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Theo Focus on Faculty with Traci West

“The PREP program is at the heart of what I am called to do as a professor at a seminary.”

September 2022 – We recently sat down with Traci West, James W. Pearsall Professor of Christian Ethics and African American Studies at Drew Theological School, to learn more about the relaunch of the school’s Partnership for Religion and Education in Prisons Program (PREP).

PREP, which has been offering classes in two New Jersey prisons for more than a decade, brings the Drew classroom into the prison setting with the goal of equally educating both incarcerated and Theological School students through the sharing of diverse experiences, identities, and belief systems. 

West’s passion for restorative justice and reentry through the PREP program is evident. “The PREP program is at the heart of what I am called to do as a professor at a seminary,” she said.

The program, which had been paused due to the COVID-19 pandemic, relaunched in spring 2022 at East Jersey State Prison in Rahway, New Jersey, with a new initiative to offer the first graduate level certificate program in the state of New Jersey. West shared the success of the program relaunch.

A spring and summer intensive class has been offered at New Jersey State Prison. How has the experience been thus far?
During the spring class we had the challenge of COVID restrictions, which delayed the start of in-person classes. But by the middle of the semester, we were able to have classes inside the prison. I found it especially exciting to teach about historic and religiously diverse prophetic leaders, such as Ida B. Wells, Abraham Heschel, and Malcolm X. I loved the mixture of critical questions and innovative ideas about how to apply those legacies today that are raised by students who are both prisoners (inside students) and those who accompany faculty (outside students). The outside student perspectives include insights from a range of international contexts.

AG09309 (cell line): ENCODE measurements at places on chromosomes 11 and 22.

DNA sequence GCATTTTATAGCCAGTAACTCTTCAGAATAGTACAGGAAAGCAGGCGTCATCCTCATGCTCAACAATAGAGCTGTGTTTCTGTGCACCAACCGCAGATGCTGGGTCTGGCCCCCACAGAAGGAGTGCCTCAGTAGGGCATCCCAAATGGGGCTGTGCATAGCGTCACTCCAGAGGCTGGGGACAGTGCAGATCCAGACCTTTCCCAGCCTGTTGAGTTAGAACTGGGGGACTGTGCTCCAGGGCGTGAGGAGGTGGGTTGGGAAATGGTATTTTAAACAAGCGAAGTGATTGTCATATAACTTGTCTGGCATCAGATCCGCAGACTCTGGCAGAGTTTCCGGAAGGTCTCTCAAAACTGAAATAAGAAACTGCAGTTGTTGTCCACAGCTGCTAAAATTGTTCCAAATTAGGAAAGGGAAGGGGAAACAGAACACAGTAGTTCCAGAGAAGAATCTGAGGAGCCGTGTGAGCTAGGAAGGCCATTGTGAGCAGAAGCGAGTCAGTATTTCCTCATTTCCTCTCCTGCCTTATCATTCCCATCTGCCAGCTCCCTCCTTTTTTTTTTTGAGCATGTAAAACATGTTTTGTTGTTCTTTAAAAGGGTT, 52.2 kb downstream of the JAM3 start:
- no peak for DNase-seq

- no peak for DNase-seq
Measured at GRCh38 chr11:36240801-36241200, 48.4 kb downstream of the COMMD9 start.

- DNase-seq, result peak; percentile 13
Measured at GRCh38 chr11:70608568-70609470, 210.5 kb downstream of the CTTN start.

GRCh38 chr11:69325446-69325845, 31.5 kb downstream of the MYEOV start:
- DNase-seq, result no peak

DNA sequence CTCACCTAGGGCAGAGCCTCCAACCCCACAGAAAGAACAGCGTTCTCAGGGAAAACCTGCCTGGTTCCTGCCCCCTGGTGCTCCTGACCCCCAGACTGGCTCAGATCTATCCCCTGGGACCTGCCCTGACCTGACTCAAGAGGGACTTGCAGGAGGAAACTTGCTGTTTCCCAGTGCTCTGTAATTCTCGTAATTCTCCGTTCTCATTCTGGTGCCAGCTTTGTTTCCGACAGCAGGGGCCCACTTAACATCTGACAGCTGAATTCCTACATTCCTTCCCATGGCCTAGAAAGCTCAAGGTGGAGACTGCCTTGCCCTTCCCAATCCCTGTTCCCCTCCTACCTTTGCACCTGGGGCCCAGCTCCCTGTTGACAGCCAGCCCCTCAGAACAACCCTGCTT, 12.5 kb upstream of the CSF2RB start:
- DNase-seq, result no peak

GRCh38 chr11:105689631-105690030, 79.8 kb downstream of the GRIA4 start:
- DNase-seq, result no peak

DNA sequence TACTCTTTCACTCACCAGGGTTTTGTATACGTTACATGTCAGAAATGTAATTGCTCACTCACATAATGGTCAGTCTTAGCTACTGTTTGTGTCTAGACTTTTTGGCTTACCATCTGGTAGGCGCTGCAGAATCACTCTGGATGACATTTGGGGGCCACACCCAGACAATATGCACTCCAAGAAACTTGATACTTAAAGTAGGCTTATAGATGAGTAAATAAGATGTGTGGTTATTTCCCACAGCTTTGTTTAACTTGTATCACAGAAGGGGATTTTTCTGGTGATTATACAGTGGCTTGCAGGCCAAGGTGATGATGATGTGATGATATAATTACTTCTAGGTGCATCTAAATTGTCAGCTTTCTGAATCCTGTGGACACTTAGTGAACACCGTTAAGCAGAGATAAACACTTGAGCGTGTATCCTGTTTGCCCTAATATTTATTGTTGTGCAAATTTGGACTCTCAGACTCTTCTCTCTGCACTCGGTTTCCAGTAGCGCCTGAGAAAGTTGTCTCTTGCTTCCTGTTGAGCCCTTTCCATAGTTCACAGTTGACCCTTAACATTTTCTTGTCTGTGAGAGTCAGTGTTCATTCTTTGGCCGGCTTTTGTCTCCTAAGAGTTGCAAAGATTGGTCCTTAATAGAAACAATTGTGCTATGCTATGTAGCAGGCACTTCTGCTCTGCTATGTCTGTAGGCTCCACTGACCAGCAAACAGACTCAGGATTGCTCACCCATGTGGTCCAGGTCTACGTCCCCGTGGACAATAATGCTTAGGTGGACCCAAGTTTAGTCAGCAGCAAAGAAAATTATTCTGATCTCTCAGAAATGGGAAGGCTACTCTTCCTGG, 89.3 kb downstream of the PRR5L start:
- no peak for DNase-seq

The program is now structured to offer the first graduate level certificate program in the state of New Jersey. Why is this groundbreaking?
As I teach graduate courses to inside students, I have found a hunger for further study that allows them to reflect on complex intellectual texts and questions as well as further develop their academic skills. For the first time, they are being given the chance for this kind of constructive development that builds upon the undergraduate studies they have undertaken while in prison.

West received her PhD in Christian Social Ethics from Union Theological Seminary, and her MDiv from the Pacific School of Religion. She is the author of Solidarity and Defiant Spirituality: Africana Lessons on Religion, Racism, and Ending Gender Violence and Disruptive Christian Ethics: When Racism and Women’s Lives Matter, among many other books, chapters, and articles.

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